Two weeks ago, I was reminded through an error on my part just how important it is to do two things:

Throughout September, one of my sites was beginning to underperform. The overall conversion rate had dropped a little, and the cost per acquisition was rising. On investigation, I pinned it down to a particular adwords campaign that had started to perform much worse than previously. Quality Scores had dropped to 3-4 (from 7-10) – now I know that Google had some problems with their quality scores recently, but the degradation on this campaign was much worse than elsewhere on the account.
The other thing that had deteriorated significantly was the Click>Registration conversion rate. From 14%, it had dropped to 6-7% (and even to 5% on bad days!). But the quality of those registrations was still high (converting well to paying members!).

Finding the problem

I spent the next few weeks completely puzzled by what had caused this problem. Were the ads pointing at the right landing page (I checked within AdWords and they were)? Had the consumer changed their behaviour? Were the broad terms in that campaign now pulling in irrelevant search terms (they weren’t)? Had the position of the ad changed, affecting people’s desire to register (it had, from 3.6 to 4.1, so I increased bids to get things back to 3.6. All that did was increase my CPR further!) Had something changed on the landing page (it hadn’t – the landing page was one of my best performing ones)? Had users’ perception of the landing page changed (I did A/B & multivariate testing…the one there already was the winner, so it wasn’t that either).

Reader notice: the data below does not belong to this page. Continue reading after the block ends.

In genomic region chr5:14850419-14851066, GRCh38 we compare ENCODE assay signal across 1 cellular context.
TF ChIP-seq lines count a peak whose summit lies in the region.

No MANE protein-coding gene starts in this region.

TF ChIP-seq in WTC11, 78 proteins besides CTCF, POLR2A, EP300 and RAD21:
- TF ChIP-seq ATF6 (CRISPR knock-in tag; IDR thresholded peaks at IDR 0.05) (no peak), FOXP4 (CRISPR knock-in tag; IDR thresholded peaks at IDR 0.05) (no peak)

I’d also launched some other complementary campaigns at around the time things started going south. So I paused them to see the effect (if any) on the ailing campaign. Nothing, except I lost traffic.
I then started looking at the ads that were being served. I always have 3-4 ads in each ad group, so I tracked back to see if the ads served had changed in any way. Nothing had changed.
I looked through the Change History at around the time things deteriorated. I couldn’t see anything of any importance which would be having this effect.
I was stumped. And the poor results just kept coming. Day after day, 6-7% conversion rate, and high CPRs. I got to the point of toying with stopping the campaign altogether, as it was becoming unprofitable.
Then, I did something very obvious. In desperation more than anything else, I clicked on one of my ads, just to check the ad was pointing at the right page.  The ad took me to my site’s homepage, rather than the proper landing page! I was baffled. Checking those links was the first thing I’d done within AdWords. How could those ads have changed the destination url?
Going back into AdWords, I immediately found the problem (wrong destination url on a number of keywords in the campaign, which were over-riding the ads’ destination url), and rectified it.
That very day, my conversion rate sprang back up, and past the 14% mark. I still don’t quite understand why those keyword destination urls changed in my account (I still trying to find out), but it did teach me two very valuable lessons:

  1. People who send PPC traffic to their homepage are flushing money down the toilet. My homepage (I now know!) converts quality leads at 7% – nowhere near good enough for me to stay profitable
  2. I wasted six weeks because I didn’t do the obvious thing. Click on one of my ads and see what my visitors see! No amount of “drains up” analysis got me to the correct answer. I wasted time and money forgetting that maybe there’s a simpler solution.

I over-complicated things, but you know what? In the end I’m glad I did.
…oh, and my Quality Scores? They bounced right back before the end of the following week.